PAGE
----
The solutions supported by hybrid models act as a bridge between the first-principles-focused world of today and the 'smart refinery' environment of the future. They are the essential catalyst helping to enable the self-optimising plant.

Many companies today are reaping the rewards of this hybrid modelling approach. Refining and olefin margins are closely related to both plant planners’ and operators’ ability to achieve monthly production that is as close to the plan as possible, and gaps can usually be traced to out-of-date or inaccurate planning models.

One of the largest global refiners projects that the ability to generate up-to-date revisions of these detailed reactor models will deliver value over $10mn annually for a typical 200,000bl/d refinery. This technology is especially timely as refineries contend with dramatic changes in the products they must produce.

Realising the vision

The development of hybrid model solutions will also, for many refiners, be the first step in realising the vision of the self-optimising plant. At AspenTech, we define this as a facility that can automatically adapt and respond to changing operating conditions.

AI has the potential to lower the expertise required to model process systems

Relying on a combination of AI and key domain knowledge, the self-optimising plant will rapidly assess all available data streams, both within an asset and beyond its boundaries. It will rapidly react to changing conditions to achieve the best possible outcome, taking into consideration safety, sustainability, asset health and operational objectives. Furthermore, it will use AI to anticipate future behaviours and provide workers and managers with future alternative operational scenarios.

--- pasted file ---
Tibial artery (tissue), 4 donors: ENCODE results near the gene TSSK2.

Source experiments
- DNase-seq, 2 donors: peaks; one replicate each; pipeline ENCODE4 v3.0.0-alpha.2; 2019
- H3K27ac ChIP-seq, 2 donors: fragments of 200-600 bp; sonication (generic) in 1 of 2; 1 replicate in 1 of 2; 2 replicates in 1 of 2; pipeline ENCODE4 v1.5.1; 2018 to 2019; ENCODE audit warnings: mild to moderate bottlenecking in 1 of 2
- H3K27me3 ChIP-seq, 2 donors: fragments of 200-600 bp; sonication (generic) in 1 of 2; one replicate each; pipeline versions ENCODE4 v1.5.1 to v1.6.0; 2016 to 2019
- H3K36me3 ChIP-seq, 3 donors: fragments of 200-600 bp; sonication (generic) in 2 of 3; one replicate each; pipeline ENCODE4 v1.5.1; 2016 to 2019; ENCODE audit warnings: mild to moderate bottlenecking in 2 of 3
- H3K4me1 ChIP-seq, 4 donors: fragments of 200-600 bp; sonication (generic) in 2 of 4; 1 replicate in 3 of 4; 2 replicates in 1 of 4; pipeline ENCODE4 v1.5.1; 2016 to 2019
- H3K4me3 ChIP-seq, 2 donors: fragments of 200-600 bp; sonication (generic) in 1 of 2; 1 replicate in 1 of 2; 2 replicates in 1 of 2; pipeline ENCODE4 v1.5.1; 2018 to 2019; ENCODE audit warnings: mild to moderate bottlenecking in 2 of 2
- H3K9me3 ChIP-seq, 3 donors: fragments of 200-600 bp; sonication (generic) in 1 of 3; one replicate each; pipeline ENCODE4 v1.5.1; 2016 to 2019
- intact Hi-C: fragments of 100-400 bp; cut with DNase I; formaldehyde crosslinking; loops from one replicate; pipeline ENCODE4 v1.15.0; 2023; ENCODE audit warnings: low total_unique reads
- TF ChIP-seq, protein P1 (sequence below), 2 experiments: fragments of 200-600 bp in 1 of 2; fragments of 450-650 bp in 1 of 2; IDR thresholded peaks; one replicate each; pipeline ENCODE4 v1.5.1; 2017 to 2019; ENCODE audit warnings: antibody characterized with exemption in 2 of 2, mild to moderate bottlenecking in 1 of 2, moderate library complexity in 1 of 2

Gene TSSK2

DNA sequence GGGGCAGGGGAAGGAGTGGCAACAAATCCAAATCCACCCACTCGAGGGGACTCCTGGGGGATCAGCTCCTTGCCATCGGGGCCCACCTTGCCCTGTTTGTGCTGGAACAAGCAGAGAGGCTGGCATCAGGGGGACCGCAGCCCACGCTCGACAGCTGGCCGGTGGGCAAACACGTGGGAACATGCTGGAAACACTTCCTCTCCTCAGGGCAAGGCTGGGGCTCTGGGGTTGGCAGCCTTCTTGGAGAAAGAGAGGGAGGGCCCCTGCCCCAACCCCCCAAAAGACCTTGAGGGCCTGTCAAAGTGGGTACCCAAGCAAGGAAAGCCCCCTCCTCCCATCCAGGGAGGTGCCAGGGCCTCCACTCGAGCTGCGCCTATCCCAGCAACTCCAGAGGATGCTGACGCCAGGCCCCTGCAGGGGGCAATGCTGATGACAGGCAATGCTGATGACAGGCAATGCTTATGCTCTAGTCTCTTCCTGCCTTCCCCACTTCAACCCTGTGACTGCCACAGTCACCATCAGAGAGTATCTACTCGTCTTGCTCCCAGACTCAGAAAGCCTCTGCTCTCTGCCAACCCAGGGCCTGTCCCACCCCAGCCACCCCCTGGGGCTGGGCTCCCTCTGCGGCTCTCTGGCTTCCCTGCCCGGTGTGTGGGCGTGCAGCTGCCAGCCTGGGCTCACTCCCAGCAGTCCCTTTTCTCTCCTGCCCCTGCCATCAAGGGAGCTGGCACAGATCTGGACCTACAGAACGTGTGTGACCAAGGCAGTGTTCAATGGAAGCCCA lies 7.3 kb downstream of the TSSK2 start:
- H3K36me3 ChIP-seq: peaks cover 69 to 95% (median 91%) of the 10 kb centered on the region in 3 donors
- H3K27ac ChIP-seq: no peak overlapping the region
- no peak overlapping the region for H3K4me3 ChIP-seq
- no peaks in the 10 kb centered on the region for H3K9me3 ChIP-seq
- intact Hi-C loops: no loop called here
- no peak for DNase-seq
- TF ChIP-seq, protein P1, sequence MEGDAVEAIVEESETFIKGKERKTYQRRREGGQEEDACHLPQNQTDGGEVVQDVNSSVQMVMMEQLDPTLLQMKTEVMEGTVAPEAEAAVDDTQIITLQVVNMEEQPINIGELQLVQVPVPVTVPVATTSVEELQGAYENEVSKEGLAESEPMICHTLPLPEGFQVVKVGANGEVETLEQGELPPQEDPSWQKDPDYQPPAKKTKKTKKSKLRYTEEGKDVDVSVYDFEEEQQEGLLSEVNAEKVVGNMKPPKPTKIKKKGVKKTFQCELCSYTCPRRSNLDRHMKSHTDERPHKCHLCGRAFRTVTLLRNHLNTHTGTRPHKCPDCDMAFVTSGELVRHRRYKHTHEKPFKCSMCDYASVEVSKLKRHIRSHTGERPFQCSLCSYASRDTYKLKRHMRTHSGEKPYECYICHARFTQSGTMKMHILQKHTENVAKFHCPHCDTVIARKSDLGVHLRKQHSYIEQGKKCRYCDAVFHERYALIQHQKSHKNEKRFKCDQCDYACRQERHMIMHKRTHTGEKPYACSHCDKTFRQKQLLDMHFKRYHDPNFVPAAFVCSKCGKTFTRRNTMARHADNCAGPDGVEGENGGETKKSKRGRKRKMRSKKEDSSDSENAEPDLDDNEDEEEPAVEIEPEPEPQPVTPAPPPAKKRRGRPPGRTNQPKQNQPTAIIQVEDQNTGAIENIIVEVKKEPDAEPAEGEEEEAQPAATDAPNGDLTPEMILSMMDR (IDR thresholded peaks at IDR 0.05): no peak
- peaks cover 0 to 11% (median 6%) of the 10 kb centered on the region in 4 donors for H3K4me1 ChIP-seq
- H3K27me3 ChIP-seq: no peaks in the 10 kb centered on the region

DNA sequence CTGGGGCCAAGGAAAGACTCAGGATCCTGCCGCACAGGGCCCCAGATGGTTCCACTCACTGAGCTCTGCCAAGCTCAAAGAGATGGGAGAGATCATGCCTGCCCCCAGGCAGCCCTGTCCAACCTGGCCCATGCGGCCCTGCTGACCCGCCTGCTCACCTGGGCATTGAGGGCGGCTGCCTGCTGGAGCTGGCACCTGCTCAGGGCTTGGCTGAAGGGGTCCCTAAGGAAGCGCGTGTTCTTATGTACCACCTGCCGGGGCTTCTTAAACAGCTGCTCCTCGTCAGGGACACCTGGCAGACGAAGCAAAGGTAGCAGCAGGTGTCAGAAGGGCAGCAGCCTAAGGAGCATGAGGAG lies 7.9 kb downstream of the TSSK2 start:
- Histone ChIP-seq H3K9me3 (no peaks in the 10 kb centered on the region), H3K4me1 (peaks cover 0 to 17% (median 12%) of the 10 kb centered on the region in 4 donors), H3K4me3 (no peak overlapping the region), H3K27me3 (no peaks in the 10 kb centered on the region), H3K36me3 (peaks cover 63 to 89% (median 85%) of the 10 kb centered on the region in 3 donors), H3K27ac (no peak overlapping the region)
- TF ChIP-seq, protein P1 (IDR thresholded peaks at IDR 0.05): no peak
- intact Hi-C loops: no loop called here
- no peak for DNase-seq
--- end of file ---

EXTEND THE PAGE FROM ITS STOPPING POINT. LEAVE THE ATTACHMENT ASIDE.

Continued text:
When the potential of self-optimisation is realised in plants, companies will no longer need to focus on routine engineering and operator tasks but will be able to put all their energies into making faster, smarter business decisions that drive agility. With automation in place, the plant systems will operate with increased efficiency and will be able to react automatically to unanticipated situations. 

It will be some time before self-optimising plants are a reality, but it is this vision of hybrid modelling capabilities that will transform the refining industry.

Antonio Pietri is president and CEO at AspenTech.

This article is taken from our forthcoming Digitalisation Review, which will be published in November.

You can hear more from Antonio in our webcast, PE Live: Digital Business Transformation. Click here to register

Also in this section
Liberian Registry hits out at proposed EU ETS shipping extension
15 October 2020
The world’s second-largest vessel registering service opposes what it sees as European overreach
Regulation to play a key role in India’s gas ambitions
15 October 2020
The US experience suggests building pipelines is not enough. An effective regulatory regime is also required
Apicorp sees more woes for Egyptian and Algerian LNG
13 October 2020
The multilateral lender flags risks of ongoing shut-ins and difficult contract negotiations